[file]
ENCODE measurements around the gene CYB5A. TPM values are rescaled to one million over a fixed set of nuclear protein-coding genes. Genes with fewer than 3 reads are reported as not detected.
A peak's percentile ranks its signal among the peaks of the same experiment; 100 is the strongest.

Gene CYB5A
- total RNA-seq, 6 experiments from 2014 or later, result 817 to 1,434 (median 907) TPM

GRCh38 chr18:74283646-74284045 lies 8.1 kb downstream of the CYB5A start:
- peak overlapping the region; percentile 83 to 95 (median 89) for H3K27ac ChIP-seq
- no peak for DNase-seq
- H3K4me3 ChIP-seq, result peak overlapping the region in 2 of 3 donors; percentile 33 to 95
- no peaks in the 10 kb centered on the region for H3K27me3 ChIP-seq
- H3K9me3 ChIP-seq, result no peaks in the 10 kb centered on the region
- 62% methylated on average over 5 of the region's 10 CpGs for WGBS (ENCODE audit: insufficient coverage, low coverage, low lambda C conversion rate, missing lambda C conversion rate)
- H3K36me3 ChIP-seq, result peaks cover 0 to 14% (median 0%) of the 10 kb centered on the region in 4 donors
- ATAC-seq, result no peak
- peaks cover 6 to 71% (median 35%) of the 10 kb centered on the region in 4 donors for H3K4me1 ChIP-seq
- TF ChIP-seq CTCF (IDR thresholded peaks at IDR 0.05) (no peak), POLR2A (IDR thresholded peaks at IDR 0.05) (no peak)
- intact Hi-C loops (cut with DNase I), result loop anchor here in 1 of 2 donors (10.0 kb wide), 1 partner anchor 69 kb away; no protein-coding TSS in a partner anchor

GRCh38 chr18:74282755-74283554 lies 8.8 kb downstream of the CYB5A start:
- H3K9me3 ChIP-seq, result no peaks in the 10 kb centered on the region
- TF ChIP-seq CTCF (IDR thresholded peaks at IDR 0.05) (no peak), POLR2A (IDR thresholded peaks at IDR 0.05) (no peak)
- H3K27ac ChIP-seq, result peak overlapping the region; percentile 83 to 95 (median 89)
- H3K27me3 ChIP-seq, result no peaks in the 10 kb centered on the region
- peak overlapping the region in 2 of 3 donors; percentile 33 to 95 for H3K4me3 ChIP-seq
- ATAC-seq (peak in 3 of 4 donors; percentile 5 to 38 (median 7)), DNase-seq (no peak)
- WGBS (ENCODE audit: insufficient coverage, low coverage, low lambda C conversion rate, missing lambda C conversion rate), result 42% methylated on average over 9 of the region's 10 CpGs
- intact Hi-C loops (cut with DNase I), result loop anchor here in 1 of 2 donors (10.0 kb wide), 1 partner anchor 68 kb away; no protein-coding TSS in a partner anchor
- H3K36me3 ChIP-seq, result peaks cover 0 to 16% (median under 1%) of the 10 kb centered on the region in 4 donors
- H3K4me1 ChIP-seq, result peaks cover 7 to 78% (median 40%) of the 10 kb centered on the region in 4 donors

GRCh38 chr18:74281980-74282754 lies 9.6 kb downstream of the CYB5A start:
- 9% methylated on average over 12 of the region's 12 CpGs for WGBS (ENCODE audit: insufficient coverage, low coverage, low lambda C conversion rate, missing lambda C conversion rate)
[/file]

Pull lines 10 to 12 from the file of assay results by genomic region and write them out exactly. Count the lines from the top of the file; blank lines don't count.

- H3K9me3 ChIP-seq, result no peaks in the 10 kb centered on the region
- 62% methylated on average over 5 of the region's 10 CpGs for WGBS (ENCODE audit: insufficient coverage, low coverage, low lambda C conversion rate, missing lambda C conversion rate)
- H3K36me3 ChIP-seq, result peaks cover 0 to 14% (median 0%) of the 10 kb centered on the region in 4 donors